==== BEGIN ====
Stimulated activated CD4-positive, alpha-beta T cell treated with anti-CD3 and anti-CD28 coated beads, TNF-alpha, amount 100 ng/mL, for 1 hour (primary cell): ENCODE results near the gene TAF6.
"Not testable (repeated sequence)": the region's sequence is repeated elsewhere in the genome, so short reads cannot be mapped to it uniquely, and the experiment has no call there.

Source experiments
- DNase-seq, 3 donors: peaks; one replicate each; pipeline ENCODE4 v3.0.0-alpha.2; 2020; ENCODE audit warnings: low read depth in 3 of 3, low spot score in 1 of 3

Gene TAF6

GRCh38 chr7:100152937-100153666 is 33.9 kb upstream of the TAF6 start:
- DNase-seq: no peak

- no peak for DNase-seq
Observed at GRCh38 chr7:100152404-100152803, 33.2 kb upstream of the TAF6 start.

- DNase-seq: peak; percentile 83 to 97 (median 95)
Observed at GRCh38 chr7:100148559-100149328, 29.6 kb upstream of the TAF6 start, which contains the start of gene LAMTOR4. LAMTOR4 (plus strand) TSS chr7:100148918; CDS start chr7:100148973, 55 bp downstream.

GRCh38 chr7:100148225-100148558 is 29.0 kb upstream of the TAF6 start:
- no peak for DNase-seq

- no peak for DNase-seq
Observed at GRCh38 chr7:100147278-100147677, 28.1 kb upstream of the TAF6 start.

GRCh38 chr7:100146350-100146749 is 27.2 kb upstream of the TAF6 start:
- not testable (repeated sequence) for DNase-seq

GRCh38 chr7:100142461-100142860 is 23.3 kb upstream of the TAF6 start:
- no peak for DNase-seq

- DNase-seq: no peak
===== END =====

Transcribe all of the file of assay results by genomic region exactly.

Stimulated activated CD4-positive, alpha-beta T cell treated with anti-CD3 and anti-CD28 coated beads, TNF-alpha, amount 100 ng/mL, for 1 hour (primary cell): ENCODE results near the gene TAF6.
"Not testable (repeated sequence)": the region's sequence is repeated elsewhere in the genome, so short reads cannot be mapped to it uniquely, and the experiment has no call there.

Source experiments
- DNase-seq, 3 donors: peaks; one replicate each; pipeline ENCODE4 v3.0.0-alpha.2; 2020; ENCODE audit warnings: low read depth in 3 of 3, low spot score in 1 of 3

Gene TAF6

GRCh38 chr7:100152937-100153666 is 33.9 kb upstream of the TAF6 start:
- DNase-seq: no peak

- no peak for DNase-seq
Observed at GRCh38 chr7:100152404-100152803, 33.2 kb upstream of the TAF6 start.

- DNase-seq: peak; percentile 83 to 97 (median 95)
Observed at GRCh38 chr7:100148559-100149328, 29.6 kb upstream of the TAF6 start, which contains the start of gene LAMTOR4. LAMTOR4 (plus strand) TSS chr7:100148918; CDS start chr7:100148973, 55 bp downstream.

GRCh38 chr7:100148225-100148558 is 29.0 kb upstream of the TAF6 start:
- no peak for DNase-seq

- no peak for DNase-seq
Observed at GRCh38 chr7:100147278-100147677, 28.1 kb upstream of the TAF6 start.

GRCh38 chr7:100146350-100146749 is 27.2 kb upstream of the TAF6 start:
- not testable (repeated sequence) for DNase-seq

GRCh38 chr7:100142461-100142860 is 23.3 kb upstream of the TAF6 start:
- no peak for DNase-seq

- DNase-seq: no peak